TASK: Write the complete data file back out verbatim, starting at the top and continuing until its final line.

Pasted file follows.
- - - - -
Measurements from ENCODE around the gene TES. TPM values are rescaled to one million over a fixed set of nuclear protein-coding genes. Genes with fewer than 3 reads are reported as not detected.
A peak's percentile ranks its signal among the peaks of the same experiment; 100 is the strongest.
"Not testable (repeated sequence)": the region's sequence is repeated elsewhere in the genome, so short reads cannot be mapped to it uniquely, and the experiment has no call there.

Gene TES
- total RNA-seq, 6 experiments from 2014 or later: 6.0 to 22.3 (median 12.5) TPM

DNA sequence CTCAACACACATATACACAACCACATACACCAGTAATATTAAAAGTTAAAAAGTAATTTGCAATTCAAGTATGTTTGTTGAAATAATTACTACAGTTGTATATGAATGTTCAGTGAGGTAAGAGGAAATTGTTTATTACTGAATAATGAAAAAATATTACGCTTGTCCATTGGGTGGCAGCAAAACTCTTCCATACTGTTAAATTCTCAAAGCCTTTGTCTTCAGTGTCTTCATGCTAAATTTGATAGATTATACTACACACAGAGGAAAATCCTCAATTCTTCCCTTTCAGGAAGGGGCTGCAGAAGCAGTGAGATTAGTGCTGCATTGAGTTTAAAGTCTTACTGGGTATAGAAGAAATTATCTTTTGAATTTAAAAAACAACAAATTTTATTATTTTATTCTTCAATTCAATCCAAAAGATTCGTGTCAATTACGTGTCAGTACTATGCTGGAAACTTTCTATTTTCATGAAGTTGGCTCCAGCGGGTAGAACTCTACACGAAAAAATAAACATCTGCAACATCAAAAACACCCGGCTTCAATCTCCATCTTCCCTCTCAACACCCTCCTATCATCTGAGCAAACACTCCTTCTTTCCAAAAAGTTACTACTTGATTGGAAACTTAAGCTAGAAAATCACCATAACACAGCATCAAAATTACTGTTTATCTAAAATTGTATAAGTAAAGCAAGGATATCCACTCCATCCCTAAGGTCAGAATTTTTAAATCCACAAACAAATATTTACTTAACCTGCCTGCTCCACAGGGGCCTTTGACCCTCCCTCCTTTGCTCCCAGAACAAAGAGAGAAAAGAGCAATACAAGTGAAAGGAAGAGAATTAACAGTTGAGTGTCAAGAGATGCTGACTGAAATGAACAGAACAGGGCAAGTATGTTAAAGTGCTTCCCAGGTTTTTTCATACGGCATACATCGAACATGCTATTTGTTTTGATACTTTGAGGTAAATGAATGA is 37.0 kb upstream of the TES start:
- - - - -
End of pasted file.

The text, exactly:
Measurements from ENCODE around the gene TES. TPM values are rescaled to one million over a fixed set of nuclear protein-coding genes. Genes with fewer than 3 reads are reported as not detected.
A peak's percentile ranks its signal among the peaks of the same experiment; 100 is the strongest.
"Not testable (repeated sequence)": the region's sequence is repeated elsewhere in the genome, so short reads cannot be mapped to it uniquely, and the experiment has no call there.

Gene TES
- total RNA-seq, 6 experiments from 2014 or later: 6.0 to 22.3 (median 12.5) TPM

DNA sequence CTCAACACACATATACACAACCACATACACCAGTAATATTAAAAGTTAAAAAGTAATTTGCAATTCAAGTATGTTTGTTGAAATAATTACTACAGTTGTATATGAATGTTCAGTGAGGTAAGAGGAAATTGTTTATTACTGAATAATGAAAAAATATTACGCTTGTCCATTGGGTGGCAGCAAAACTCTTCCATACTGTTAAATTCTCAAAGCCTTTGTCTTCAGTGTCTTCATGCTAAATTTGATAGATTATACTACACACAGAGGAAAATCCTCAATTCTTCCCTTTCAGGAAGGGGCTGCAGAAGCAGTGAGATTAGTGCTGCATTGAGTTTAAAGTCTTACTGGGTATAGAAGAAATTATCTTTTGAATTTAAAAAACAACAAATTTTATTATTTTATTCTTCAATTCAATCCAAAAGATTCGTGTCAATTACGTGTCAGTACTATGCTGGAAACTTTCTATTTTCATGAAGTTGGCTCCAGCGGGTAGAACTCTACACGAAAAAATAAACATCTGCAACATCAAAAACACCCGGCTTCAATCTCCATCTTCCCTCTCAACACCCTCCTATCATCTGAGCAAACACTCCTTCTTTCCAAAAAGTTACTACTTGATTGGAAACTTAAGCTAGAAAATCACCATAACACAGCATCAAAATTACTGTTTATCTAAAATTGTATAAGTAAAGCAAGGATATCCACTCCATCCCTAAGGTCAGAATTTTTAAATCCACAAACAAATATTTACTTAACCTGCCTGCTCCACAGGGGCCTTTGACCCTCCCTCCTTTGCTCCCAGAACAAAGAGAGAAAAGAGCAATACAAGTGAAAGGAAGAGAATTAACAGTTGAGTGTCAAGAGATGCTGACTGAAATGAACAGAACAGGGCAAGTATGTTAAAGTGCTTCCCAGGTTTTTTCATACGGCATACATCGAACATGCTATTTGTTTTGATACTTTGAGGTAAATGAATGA is 37.0 kb upstream of the TES start: